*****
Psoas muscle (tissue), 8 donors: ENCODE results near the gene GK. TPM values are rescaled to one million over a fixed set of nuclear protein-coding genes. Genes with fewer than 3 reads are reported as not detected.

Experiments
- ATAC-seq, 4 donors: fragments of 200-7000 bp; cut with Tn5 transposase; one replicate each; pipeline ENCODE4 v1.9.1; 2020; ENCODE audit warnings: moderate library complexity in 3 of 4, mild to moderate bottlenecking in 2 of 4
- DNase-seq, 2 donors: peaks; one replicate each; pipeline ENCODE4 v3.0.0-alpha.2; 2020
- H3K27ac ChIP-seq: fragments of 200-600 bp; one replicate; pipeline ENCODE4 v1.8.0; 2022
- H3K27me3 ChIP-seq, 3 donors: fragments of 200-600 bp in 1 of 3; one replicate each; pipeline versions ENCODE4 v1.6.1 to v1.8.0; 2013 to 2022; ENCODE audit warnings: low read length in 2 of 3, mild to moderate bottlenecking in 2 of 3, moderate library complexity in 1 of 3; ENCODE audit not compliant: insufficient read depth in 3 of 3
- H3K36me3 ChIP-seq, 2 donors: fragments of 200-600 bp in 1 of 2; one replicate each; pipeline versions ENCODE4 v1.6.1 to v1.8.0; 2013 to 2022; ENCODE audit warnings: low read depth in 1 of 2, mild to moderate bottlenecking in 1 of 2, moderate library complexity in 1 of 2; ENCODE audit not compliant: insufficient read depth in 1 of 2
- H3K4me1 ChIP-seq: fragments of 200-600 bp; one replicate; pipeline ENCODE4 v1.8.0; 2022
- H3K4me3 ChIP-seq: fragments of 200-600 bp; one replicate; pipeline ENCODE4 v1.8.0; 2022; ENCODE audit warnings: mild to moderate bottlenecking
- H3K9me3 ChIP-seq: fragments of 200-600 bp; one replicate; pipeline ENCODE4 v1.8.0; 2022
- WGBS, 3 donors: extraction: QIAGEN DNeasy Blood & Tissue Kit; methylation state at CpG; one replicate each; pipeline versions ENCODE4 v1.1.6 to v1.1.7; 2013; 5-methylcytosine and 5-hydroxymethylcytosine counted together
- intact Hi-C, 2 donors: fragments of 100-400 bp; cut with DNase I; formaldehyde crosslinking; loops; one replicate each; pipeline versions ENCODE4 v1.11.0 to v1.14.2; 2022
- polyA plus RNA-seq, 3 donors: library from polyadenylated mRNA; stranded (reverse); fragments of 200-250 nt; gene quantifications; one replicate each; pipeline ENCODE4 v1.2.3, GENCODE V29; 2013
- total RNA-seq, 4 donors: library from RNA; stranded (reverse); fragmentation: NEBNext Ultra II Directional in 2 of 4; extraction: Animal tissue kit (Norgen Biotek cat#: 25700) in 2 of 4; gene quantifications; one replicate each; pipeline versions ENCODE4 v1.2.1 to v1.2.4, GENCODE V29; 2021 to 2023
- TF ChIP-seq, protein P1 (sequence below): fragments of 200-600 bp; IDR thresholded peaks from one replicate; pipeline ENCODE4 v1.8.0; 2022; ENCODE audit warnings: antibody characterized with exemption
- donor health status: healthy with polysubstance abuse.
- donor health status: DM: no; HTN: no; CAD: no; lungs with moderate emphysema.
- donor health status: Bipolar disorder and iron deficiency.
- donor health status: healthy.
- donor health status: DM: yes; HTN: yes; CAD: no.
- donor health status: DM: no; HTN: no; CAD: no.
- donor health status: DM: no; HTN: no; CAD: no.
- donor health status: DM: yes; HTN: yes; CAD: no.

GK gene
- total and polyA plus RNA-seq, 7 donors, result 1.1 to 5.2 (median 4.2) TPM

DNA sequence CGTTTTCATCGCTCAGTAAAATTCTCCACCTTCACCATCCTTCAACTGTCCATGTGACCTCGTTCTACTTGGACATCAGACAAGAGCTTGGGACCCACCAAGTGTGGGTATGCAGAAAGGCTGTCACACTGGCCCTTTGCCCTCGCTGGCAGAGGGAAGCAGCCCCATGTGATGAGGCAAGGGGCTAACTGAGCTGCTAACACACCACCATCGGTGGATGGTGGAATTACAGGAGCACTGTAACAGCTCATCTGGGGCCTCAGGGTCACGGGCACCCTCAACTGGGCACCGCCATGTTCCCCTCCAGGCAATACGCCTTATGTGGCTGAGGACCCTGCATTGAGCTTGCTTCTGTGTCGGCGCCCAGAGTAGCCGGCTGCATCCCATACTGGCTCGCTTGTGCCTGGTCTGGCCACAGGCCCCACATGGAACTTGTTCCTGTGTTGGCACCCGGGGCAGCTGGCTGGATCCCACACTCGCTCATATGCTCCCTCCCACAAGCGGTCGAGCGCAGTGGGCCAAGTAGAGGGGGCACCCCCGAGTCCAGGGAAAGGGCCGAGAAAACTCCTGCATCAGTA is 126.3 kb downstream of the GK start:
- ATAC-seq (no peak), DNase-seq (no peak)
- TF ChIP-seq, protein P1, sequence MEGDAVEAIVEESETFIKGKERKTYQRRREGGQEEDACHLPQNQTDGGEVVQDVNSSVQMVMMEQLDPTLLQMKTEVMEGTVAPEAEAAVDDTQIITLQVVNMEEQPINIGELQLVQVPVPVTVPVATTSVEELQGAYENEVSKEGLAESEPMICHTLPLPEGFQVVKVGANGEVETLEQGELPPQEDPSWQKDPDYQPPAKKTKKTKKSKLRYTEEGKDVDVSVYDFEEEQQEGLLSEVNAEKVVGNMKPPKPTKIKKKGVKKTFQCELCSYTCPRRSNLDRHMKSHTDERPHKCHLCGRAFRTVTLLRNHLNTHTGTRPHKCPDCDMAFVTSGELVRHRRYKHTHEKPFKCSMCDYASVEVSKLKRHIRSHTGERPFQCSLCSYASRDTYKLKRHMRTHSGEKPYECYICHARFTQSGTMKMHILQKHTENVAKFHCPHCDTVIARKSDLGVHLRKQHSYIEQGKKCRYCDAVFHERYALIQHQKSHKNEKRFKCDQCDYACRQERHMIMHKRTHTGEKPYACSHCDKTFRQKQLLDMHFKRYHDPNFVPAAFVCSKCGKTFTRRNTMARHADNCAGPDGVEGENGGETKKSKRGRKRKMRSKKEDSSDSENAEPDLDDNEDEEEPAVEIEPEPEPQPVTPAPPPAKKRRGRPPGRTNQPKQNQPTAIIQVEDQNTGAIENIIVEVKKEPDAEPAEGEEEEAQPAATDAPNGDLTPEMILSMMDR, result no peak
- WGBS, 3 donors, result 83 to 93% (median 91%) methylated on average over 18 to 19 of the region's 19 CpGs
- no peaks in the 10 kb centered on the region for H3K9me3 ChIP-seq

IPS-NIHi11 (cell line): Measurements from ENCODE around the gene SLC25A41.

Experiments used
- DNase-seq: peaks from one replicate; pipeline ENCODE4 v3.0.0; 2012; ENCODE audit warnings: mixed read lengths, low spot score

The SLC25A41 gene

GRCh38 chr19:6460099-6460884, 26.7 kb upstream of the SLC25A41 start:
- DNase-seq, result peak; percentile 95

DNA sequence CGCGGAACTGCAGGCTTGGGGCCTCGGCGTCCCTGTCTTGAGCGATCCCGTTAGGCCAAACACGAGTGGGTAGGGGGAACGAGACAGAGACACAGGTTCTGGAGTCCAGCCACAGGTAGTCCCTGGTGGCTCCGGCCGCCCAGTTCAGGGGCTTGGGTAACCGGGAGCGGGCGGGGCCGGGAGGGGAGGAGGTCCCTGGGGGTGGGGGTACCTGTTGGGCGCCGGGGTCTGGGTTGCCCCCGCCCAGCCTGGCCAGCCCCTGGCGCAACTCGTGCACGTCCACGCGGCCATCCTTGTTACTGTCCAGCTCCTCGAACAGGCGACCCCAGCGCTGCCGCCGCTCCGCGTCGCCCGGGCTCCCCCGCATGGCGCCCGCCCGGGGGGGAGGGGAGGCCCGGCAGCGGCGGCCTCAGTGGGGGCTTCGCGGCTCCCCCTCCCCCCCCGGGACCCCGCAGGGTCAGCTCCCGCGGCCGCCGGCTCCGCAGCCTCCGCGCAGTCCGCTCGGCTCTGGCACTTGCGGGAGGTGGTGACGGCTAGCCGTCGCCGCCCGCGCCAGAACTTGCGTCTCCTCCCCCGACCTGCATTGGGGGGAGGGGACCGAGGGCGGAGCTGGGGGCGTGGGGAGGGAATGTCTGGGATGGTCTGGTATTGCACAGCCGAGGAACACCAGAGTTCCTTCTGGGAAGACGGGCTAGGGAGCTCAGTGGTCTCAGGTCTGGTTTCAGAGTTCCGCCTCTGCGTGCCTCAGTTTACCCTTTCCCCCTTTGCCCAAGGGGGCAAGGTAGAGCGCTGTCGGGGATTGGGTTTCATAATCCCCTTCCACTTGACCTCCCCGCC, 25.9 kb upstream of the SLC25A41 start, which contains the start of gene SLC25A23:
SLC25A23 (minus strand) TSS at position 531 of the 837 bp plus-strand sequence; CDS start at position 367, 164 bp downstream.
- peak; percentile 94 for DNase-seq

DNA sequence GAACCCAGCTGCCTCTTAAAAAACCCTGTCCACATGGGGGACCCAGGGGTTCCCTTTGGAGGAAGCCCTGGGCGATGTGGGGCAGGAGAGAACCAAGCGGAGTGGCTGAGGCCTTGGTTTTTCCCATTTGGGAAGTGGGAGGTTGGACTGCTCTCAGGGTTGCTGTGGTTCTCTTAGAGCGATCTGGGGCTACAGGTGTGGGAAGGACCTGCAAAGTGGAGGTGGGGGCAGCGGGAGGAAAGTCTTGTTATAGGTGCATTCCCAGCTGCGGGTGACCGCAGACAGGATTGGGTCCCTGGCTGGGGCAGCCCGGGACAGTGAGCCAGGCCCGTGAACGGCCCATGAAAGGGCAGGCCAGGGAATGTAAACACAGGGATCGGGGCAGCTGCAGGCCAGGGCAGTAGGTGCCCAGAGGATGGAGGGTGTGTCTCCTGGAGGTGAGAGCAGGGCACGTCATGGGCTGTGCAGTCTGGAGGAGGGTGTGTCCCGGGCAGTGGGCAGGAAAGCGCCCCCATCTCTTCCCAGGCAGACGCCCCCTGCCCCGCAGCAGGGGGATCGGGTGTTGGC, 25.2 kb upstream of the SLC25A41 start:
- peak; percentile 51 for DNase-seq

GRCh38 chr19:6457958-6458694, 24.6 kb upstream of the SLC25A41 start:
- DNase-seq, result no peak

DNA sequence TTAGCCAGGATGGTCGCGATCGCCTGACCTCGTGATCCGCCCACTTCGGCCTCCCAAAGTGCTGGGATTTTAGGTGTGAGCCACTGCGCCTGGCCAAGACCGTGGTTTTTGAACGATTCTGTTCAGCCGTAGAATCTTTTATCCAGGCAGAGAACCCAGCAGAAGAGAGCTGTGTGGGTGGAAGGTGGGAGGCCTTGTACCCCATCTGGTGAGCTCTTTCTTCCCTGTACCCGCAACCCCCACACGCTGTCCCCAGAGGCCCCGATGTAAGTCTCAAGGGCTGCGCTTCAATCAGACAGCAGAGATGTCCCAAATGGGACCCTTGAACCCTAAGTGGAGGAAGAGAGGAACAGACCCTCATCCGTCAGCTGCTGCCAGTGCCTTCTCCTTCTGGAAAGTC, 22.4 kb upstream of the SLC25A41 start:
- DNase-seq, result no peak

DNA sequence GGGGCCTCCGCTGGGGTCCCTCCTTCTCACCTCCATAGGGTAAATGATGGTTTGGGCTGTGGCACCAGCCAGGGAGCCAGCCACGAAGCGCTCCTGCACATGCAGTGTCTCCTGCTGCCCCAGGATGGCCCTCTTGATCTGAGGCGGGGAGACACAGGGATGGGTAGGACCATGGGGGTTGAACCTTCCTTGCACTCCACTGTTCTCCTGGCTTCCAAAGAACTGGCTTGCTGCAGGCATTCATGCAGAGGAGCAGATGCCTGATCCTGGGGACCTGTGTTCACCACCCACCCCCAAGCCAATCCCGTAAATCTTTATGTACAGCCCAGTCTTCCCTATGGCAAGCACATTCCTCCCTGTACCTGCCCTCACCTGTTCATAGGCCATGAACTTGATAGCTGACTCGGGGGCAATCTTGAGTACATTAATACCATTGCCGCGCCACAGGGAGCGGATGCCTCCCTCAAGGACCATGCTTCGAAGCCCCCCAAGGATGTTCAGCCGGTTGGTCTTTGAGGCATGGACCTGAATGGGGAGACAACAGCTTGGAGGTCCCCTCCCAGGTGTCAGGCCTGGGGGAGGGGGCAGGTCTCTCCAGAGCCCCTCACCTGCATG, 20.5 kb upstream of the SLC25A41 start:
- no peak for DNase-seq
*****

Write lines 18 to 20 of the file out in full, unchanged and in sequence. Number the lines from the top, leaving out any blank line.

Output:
- donor health status: Bipolar disorder and iron deficiency.
- donor health status: healthy.
- donor health status: DM: yes; HTN: yes; CAD: no.